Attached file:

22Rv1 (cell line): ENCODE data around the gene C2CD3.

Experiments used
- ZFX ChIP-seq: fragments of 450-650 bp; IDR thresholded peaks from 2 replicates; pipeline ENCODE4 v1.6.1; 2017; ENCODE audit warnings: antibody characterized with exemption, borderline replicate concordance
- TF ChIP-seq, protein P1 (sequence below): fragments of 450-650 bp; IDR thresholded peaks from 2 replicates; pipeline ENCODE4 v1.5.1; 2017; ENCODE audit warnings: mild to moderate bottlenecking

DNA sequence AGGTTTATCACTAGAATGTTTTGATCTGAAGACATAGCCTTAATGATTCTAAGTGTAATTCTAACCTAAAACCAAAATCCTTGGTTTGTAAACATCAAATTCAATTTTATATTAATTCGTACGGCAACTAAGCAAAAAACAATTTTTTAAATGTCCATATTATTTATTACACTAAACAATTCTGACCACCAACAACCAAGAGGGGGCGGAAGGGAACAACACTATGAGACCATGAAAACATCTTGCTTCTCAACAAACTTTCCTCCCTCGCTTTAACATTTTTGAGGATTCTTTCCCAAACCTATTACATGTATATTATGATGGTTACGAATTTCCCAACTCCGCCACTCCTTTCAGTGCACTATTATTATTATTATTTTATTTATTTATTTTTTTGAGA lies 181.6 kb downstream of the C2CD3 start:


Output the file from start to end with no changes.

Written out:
22Rv1 (cell line): ENCODE data around the gene C2CD3.

Experiments used
- ZFX ChIP-seq: fragments of 450-650 bp; IDR thresholded peaks from 2 replicates; pipeline ENCODE4 v1.6.1; 2017; ENCODE audit warnings: antibody characterized with exemption, borderline replicate concordance
- TF ChIP-seq, protein P1 (sequence below): fragments of 450-650 bp; IDR thresholded peaks from 2 replicates; pipeline ENCODE4 v1.5.1; 2017; ENCODE audit warnings: mild to moderate bottlenecking

DNA sequence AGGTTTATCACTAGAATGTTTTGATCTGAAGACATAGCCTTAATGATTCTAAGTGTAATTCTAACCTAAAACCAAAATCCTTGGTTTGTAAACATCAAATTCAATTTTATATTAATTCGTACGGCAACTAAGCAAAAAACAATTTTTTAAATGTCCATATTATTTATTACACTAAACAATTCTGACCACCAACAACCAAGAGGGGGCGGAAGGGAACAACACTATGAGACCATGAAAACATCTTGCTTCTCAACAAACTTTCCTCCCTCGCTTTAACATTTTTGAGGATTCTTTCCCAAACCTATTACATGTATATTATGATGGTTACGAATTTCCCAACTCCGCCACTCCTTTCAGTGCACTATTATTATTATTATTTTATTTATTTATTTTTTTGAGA lies 181.6 kb downstream of the C2CD3 start: